• the first angle is a conveyor angle al which is measured from the horizontal plane 26 and is counter-clockwise relative to the conveyor direction 20 . That is, an observer looking in the conveyor direction 20 of the conveyor 10 will see a rotation of the conveyor 10 and the pocket direction 21 from the horizontal plane 26 in the counter-clockwise direction until the pocket direction 21 makes an angle equal to the conveyor angle ⁇ 1 with the horizontal plane 26 .
  • the second angle is a pocket angle or transverse angle ⁇ 2 which is also measured from the horizontal plane 26 and is counter-clockwise relative to the pocket direction 21 .
  • the order of the two rotations may be reversed. That is, the conveyor 10 can be first rotated counter-clockwise relative to the pocket direction 21 until the conveyor direction 20 makes an angle equal to the pocket angle ⁇ 2 with the horizontal plane 26 . The conveyor 10 is then rotated counter-clockwise relative to the conveyor direction 20 until the pocket direction 21 makes an angle equal to the conveyor angle ⁇ 1 with the horizontal plane 26 . Because the second rotation of the conveyor 10 takes place relative to the conveyor direction 20 , the second rotation does not change the pocket angle ⁇ 2 between the conveyor direction 20 and the horizontal plane 26 . Generally, when an object is rotated by multiple angles relative to a fixed coordinate system (e.g., a Cartesian coordinate system), the order of the rotations will affect the final orientation of the object.
  • a fixed coordinate system e.g., a Cartesian coordinate system
  • the conveyor angle ⁇ 1 and the pocket angle ⁇ 2 have been defined not with respect to a fixed Cartesian coordinate system but with respect to the conveyor direction 20 and the pocket direction 21 , such that the orientation of the conveyor 10 is the same regardless of the order of the rotations.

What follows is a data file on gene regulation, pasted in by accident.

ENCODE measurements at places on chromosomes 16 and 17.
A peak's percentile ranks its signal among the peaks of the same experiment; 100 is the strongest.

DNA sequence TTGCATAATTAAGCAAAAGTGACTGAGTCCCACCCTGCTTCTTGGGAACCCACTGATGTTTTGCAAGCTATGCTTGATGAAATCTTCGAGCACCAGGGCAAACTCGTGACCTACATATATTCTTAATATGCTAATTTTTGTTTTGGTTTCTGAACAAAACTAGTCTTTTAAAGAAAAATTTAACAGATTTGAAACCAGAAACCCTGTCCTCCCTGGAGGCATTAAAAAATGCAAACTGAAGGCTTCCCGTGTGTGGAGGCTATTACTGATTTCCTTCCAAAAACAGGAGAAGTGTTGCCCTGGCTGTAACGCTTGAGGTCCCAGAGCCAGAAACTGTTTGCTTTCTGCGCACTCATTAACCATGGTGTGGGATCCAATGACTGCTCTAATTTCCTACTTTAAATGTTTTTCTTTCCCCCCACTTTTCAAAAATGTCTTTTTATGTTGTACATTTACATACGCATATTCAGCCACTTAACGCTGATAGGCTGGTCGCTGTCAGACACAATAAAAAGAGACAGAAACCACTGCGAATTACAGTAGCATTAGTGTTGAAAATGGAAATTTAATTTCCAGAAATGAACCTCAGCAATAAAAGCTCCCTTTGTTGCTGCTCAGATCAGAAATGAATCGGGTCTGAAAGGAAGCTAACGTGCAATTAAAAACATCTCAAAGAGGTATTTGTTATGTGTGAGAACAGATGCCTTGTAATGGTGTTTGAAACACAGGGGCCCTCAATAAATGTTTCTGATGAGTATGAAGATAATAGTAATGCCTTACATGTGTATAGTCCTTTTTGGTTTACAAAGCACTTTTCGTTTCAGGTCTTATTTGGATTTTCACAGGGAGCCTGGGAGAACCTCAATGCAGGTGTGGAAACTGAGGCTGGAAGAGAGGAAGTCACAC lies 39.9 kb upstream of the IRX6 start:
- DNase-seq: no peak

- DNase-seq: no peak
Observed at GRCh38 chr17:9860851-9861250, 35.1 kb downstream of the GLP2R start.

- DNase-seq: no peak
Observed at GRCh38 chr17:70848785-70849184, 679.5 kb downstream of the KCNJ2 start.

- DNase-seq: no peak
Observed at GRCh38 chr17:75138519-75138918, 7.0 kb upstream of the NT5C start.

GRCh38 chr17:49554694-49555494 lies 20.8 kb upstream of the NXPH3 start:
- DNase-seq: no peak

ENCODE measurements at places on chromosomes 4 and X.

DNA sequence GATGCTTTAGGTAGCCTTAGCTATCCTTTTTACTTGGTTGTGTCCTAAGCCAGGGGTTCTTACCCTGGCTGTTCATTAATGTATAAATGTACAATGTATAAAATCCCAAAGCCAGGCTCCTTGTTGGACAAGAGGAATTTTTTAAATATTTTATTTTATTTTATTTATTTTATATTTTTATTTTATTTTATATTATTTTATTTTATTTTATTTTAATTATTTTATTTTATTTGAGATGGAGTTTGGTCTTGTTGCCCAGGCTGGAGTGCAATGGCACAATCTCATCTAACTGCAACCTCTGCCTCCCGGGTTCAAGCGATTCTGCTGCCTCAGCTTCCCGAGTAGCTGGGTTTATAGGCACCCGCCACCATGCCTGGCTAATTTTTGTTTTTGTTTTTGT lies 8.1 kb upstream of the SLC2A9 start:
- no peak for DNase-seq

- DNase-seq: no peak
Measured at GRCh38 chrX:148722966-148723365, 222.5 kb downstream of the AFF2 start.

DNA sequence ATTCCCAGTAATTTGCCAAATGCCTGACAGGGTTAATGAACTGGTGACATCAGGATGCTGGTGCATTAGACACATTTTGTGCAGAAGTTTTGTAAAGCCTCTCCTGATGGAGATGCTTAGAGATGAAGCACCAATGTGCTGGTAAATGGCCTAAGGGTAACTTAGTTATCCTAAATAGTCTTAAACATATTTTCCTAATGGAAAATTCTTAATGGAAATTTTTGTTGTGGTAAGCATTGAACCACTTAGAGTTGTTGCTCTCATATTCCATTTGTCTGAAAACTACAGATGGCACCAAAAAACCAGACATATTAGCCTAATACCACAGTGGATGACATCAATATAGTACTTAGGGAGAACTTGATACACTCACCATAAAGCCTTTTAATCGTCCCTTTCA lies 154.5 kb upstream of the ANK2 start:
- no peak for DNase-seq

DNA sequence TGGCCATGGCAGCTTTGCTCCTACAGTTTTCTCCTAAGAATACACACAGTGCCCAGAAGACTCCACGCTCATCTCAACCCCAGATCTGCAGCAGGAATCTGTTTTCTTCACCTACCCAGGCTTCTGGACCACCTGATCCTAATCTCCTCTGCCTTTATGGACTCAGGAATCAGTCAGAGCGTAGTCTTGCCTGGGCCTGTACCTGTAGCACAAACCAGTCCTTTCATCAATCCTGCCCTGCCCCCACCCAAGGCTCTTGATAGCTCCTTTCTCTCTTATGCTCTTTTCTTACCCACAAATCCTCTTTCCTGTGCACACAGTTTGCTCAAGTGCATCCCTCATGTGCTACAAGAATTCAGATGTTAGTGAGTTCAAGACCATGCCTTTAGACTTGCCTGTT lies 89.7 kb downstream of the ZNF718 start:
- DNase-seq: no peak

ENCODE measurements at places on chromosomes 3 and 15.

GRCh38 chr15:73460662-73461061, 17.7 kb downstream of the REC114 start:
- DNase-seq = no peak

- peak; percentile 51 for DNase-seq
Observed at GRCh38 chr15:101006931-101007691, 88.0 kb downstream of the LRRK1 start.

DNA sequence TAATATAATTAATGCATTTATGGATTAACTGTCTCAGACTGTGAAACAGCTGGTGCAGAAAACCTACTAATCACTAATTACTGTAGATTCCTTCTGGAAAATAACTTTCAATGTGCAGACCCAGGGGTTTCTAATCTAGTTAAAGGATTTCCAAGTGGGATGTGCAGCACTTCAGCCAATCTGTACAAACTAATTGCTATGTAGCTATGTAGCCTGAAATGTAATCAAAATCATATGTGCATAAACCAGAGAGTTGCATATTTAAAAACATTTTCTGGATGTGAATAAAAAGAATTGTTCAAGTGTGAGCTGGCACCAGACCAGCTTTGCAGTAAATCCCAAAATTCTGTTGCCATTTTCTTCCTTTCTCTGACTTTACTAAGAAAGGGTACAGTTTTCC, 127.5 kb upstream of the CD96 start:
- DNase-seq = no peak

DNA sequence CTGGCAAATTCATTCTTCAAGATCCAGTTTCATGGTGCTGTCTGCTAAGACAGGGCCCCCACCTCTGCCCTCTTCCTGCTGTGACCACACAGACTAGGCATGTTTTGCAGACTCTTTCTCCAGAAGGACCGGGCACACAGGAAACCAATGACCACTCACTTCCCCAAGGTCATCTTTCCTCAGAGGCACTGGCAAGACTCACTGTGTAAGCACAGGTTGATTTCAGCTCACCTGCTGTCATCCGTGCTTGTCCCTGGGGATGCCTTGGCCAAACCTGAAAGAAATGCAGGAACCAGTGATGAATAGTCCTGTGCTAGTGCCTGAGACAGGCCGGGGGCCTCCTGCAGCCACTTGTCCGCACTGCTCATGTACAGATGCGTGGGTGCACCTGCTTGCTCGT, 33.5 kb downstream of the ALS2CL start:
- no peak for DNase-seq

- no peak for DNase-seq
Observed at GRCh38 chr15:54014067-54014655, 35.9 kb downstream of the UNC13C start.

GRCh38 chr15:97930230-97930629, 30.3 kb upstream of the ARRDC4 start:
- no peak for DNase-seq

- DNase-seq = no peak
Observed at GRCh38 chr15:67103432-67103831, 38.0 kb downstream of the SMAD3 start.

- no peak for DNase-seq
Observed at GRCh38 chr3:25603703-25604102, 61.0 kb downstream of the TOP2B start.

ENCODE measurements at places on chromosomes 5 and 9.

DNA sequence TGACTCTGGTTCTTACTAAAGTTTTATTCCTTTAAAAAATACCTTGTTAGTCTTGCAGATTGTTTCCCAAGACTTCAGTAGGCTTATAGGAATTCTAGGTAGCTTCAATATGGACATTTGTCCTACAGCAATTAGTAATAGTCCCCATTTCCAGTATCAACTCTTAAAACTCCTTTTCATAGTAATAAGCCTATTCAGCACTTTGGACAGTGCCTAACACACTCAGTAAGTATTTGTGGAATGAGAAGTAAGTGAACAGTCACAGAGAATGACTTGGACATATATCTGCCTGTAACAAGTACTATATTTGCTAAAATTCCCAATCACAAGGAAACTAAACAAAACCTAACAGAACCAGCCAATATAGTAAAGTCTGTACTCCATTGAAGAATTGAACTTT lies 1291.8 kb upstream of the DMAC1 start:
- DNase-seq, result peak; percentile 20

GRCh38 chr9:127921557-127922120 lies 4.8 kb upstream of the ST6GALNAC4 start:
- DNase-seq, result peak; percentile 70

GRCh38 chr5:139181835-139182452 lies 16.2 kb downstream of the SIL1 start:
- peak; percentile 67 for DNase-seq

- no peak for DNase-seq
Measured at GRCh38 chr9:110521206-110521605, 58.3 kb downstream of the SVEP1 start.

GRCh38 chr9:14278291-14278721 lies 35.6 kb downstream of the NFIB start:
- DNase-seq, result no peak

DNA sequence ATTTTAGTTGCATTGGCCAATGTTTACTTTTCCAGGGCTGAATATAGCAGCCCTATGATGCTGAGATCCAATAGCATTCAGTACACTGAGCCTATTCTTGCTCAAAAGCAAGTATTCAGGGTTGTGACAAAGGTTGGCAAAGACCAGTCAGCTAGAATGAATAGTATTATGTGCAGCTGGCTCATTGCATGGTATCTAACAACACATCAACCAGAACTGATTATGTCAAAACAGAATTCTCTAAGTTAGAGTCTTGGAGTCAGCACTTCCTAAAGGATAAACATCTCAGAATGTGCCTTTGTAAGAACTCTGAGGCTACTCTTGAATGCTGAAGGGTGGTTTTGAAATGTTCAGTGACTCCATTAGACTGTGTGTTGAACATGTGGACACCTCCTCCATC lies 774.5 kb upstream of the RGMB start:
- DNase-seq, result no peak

• the feed chute 12 is stationary with a fixed direction of feed for the carrots 17 and is rotated by the same angles ⁇ 1 and ⁇ 2 from the horizontal plane 26 .
  • the feed chute 12 in this embodiment is coupled with the conveyor frame 24 and is generally planar and parallel to the conveyor 10 .
  • the feed chute 12 is disposed at or near the top of the pocket dividers 28 which define the rows of pockets 18 on the conveyor 10 .
  • the height of the pocket dividers 28 is typically equal to or slightly larger than the maximum width of the carrots 17 . In the embodiment shown, the height of the pocket dividers 28 is about 1-3 inches, and is typically about 2 inches.
  • the transition chute 16 is typically coupled with the feed chute 12 and/or the conveyor frame 24 , and includes a convex surface 30 which guides the carrots 17 into the pockets 18 of the conveyor 10 to increase the percentage of carrots 17 received into the pockets 18 .
  • the transition chute 16 is flush with or spaced slightly above the pocket dividers 28 by a clearance. In a specific embodiment, the clearance between the transition chute 16 and the pocket dividers 28 is about 0-1 ⁇ 2 inch, and more desirably about 1 ⁇ 8 inch.
  • the transition chute 16 may extend partially or completely across the width of the conveyor 10 .
  • the feed chute 12 desirably includes a guide member 32 , as best seen in FIG. 1, which is generally perpendicular to the bottom portion of the feed chute 12 .
  • the guide member 32 is desirably disposed at a guide angle ⁇ 3 measured from the pocket direction 21 .
  • the guide angle ⁇ 3 is counter-clockwise relative to a downward direction 34 which points generally downward and is substantially perpendicular to a plane on which both the conveyor direction 20 and the pocket direction 21 lie.
  • the conveyor direction 20 and pocket direction 21 define the plane of the conveyor 10 .
  • the guide member 32 directs the carrots 17 to pass from the feed chute 12 to the conveyor 10 at the guide angle ⁇ 3 having a first component in the pocket direction 21 and a second component which is opposite to the conveyor direction 20 .
  • the cutter 14 may include one or more cutting blades arranged in any desired manner for topping, tailing, or cutting the carrots 17 into baby sizes.
  • the cutter 14 includes a plurality of blades 38 spaced across the width of the conveyor 10 for cutting the carrots 17 in baby sizes.
  • the pocket dividers 28 are spaced across the width of the conveyor 10 by at least as many spaces therebetween to accommodate the blades 38 . These spaces between the pocket dividers 28 in a row are larger than the thickness of the blades 38 to avoid contact with the blades 38 .
  • the conveyor 10 in this embodiment has a width that allows multiple carrots 17 to be positioned in a single row of pockets 18 .
  • the width of the conveyor 10 is typically about 12-24 inches, and more desirably about 18 inches.